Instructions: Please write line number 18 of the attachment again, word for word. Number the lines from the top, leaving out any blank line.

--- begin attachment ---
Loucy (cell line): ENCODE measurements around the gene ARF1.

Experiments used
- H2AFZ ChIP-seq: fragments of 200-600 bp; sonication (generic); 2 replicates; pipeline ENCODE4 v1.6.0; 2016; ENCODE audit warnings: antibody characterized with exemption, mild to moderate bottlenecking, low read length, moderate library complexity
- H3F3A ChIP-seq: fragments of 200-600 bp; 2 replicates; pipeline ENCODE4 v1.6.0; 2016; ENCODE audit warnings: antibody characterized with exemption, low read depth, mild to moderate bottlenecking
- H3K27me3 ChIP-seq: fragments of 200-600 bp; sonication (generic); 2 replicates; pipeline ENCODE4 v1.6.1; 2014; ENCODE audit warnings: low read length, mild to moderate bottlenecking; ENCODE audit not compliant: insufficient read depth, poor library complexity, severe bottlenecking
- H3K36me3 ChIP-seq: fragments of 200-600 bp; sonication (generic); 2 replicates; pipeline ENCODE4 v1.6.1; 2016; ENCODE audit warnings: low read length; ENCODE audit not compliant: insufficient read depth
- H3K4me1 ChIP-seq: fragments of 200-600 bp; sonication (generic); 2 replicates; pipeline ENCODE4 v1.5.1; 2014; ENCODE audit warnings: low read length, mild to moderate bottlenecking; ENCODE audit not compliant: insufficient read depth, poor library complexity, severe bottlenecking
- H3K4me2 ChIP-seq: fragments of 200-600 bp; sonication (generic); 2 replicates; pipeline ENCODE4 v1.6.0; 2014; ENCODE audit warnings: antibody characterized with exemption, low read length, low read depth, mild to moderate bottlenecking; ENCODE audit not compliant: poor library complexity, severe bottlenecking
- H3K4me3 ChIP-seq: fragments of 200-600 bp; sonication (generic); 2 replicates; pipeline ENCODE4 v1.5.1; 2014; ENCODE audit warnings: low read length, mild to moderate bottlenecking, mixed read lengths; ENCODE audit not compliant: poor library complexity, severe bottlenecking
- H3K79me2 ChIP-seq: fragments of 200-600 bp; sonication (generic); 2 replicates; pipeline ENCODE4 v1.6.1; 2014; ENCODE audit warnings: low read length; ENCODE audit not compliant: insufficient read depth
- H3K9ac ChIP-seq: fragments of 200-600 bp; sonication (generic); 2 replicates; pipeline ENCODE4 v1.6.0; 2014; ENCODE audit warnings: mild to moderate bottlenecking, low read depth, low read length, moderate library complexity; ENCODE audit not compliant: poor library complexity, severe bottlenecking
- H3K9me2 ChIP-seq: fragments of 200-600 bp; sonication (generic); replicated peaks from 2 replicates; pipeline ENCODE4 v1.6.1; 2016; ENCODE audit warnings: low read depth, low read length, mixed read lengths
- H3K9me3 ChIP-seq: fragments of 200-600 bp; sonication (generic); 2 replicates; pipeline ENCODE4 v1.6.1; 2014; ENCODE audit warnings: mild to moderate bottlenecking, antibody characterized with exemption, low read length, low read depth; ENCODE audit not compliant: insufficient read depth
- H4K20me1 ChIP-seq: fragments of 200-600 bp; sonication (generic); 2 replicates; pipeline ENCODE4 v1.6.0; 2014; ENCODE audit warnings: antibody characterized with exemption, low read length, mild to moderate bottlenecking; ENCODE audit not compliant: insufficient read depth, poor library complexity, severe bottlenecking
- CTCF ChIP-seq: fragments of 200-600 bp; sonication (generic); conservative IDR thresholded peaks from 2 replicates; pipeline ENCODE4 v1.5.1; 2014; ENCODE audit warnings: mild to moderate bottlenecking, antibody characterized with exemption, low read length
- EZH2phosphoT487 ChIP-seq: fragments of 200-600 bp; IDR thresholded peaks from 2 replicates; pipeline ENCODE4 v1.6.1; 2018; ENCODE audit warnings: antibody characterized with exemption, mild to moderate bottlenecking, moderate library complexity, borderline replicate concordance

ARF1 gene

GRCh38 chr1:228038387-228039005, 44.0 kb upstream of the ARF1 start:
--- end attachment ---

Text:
GRCh38 chr1:228038387-228039005, 44.0 kb upstream of the ARF1 start: